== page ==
As personalities are often not considered to be ‘set’ in childhood, it is quite rare for personality disorders to be diagnosed for children and early adolescents. Most medical and psychological providers agree that in order to be diagnosed with the disorder, the person should be an older adolescent or young adult. However, as personality formation is mostly developed in childhood, this is the time caregivers and educators often may observe early warning signs and risk factors that might indicate a potential future personality disorder. Some risk factors and early warning signs are below:

Social risk factors and warning signs include:

  • Exposure to adverse childhood events, such as trauma, neglect, or abuse.
  • Histories of family separation or disrupted attachment to caregivers throughout childhood
  • Growing up in an unstable family or social environment
  • Experiencing chronic bullying, isolation, or rejection in school settings
  • Not obtaining support or getting needs met from caregivers or providers.

Biological risk factors and warning signs include:

  • Infant temperaments that reflect high levels of emotional expression and proneness to negative feelings.
  • Exposure to lead in infancy or childhood.
  • Having a family history of mental illness

Psychological risk factors and early warning signs:

  • Development of an anxious or disorganized attachment style (See last blog post for more details)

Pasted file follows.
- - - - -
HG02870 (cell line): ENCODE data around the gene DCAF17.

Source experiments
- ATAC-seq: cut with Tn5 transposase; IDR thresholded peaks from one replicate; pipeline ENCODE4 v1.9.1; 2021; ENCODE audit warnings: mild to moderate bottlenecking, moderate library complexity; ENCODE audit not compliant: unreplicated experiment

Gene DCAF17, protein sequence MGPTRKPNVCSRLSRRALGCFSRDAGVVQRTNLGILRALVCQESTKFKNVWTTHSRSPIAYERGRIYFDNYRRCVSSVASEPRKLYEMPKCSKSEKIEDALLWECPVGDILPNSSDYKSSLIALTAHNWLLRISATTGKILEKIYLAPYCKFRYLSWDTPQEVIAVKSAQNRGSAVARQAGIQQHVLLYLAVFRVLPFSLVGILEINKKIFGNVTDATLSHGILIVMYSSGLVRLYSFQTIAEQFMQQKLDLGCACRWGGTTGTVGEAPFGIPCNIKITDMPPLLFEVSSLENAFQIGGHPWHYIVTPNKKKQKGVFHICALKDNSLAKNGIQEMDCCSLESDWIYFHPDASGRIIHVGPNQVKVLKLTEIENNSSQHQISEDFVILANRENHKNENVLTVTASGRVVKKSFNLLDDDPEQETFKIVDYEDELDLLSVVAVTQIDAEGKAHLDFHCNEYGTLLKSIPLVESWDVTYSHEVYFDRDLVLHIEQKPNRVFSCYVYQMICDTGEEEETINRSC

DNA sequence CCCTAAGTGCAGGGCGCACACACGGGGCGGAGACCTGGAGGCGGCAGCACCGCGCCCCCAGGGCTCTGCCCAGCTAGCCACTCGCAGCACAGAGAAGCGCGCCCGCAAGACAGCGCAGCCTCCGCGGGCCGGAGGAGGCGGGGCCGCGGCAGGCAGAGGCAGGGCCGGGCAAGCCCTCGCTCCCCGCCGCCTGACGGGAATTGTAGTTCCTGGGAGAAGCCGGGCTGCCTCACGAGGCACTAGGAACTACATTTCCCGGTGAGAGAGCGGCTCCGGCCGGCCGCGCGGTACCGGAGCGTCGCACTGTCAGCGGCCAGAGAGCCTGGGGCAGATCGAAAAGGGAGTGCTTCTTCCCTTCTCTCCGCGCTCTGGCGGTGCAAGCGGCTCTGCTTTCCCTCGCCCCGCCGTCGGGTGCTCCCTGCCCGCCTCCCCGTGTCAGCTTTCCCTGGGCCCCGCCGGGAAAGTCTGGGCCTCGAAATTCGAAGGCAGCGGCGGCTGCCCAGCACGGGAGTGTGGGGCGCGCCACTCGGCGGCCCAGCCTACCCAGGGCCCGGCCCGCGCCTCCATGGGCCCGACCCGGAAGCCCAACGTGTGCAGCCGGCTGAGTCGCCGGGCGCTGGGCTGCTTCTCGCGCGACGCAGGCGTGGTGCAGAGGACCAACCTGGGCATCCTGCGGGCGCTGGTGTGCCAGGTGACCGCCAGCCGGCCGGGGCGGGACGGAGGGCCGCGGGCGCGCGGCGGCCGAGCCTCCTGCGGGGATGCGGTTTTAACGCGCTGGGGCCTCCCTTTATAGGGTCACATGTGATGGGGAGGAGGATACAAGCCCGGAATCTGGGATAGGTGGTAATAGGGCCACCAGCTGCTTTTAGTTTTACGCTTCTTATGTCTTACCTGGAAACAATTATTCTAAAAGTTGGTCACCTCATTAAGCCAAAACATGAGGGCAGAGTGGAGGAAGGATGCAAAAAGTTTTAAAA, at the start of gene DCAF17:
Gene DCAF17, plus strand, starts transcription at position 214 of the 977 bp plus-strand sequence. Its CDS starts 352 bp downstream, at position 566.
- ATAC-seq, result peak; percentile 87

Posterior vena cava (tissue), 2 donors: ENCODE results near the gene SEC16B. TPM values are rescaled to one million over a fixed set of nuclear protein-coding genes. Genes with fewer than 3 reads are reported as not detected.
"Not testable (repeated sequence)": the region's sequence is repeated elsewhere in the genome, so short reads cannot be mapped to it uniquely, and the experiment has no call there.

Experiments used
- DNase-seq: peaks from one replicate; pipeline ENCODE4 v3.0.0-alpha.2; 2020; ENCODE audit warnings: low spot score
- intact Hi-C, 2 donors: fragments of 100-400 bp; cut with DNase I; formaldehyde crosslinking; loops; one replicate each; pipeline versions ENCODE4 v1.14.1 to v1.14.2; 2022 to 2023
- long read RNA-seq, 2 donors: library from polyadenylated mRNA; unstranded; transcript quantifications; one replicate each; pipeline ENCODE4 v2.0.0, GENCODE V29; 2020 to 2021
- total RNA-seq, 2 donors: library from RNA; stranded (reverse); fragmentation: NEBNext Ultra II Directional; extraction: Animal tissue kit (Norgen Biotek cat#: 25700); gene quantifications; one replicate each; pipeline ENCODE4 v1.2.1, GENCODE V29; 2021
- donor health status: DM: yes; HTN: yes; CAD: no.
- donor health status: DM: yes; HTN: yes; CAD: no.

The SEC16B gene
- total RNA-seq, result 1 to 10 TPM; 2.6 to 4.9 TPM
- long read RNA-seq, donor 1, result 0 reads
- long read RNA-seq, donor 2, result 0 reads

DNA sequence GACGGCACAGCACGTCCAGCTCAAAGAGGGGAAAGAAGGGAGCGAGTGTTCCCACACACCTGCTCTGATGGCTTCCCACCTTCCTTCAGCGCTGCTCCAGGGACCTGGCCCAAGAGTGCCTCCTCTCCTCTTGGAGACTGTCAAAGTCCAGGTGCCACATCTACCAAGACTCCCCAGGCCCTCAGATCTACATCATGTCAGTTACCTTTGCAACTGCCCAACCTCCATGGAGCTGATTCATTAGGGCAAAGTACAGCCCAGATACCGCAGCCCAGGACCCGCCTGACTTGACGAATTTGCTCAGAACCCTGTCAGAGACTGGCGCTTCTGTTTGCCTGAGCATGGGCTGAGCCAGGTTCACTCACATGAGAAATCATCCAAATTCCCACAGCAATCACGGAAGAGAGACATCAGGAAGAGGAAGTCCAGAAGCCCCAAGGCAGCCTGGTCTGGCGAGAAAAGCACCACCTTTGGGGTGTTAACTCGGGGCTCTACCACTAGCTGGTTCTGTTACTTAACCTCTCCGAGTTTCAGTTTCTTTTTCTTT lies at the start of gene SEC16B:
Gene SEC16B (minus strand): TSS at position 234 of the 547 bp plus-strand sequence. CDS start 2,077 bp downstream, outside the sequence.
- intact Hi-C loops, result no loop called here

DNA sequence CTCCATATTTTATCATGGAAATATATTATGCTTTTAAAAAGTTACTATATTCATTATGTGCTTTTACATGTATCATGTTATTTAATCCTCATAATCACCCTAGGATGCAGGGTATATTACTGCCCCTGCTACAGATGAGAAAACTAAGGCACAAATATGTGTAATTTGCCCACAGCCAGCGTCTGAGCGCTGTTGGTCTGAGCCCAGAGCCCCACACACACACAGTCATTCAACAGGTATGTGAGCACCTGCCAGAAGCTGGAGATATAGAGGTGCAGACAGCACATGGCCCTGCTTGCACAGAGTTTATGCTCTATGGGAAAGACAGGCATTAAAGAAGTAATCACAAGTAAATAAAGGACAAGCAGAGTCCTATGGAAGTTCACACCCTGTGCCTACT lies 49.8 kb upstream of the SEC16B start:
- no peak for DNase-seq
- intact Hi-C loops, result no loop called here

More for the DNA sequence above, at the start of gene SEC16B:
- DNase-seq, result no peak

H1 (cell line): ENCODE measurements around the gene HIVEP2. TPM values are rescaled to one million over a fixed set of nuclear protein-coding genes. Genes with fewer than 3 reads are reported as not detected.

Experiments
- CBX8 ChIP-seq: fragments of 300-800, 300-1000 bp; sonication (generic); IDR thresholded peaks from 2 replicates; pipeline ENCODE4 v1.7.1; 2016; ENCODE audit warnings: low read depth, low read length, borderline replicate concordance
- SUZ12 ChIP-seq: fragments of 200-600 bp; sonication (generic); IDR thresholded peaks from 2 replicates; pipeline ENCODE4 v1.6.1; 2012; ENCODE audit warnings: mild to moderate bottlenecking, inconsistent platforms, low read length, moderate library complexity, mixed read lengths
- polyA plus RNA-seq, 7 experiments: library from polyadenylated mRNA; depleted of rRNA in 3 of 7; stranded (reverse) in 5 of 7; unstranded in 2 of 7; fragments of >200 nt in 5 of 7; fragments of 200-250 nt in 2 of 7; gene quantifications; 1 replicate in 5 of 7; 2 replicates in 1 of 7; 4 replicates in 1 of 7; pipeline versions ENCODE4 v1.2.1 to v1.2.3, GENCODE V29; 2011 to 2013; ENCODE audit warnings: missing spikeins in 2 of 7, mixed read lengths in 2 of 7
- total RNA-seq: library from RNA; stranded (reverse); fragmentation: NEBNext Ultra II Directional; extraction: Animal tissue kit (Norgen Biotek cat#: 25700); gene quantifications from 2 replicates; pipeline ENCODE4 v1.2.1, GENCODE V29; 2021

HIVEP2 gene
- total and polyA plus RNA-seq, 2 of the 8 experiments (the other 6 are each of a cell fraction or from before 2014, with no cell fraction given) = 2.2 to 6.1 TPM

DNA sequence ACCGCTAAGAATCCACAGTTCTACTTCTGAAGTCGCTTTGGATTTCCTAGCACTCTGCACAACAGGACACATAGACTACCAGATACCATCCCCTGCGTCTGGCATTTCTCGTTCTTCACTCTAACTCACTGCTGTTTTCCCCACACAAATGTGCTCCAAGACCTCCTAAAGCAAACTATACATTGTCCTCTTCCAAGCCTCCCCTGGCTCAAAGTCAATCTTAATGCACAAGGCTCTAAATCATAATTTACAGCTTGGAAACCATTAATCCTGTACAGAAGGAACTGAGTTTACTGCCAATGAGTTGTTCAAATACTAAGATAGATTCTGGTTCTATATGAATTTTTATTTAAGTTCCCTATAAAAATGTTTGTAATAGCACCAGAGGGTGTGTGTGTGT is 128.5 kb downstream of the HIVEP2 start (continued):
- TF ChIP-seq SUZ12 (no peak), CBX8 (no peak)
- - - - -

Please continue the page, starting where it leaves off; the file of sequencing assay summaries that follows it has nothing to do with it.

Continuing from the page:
• Tendency to have unusual experiences that deviate from the person’s culture, such as having out-of-body experiences, hearing voices, or experiencing supernatural or paranormal events.
  • Possessing little empathy towards other people or animals.
  • Tendency to engage in impulsive or dramatic behavior, including getting in fights, breaking laws, or rules, or engaging in self-harm
  • Impaired ability to keep or maintain friends.

How to Seek Help

            For children and adolescents, the best form of treatment is prevention and early intervention. As personalities are much more flexible and changeable during this time, intervening early can give children and adolescents significantly better life prospects, and in some cases, might prevent the onset of a fully blown personality disorder by helping the child’s personality development back on track. Psychotherapy is a particularly helpful tool to help your child or adolescent who may be displaying some of these early warning signs or who may have been exposed to possible risk factors. Several therapies in particular have been developed to specifically address the symptoms and difficulties related to personality disorder. Below are just some of the possible therapies that may be helpful for children, adolescents, and families that are concerned about Personality Disorders:

Dialectical Behavior Therapy (DBT): DBT is a psychotherapy that is effective in treating both adults and adolescents with personality disorders. DBT centers around the teaching and practicing of four main skills: Mindfulness, Interpersonal Efficacy, Emotion Regulation, and Distress Tolerance in order to better manage symptoms related to personality disorders.

Mentalization-Based Therapy (MBT): MBT is a psychotherapy that focuses on helping clients understand how their own thoughts and feelings affect their own behavior, as well as the thoughts, feelings, and behaviors of others. Learning how to think about thinking and feeling (also called mentalizing) can help people make more effective decisions and behaviors.

Family Therapy: Family therapy can be effective in treating personality disorders by helping families create supportive systems for each other. In family therapy, families learn how to help their child or adolescent cope with their strong emotions and develop effective interpersonal skills.

            In addition to therapy, it may be important to consult with psychiatric and medical professionals when necessary.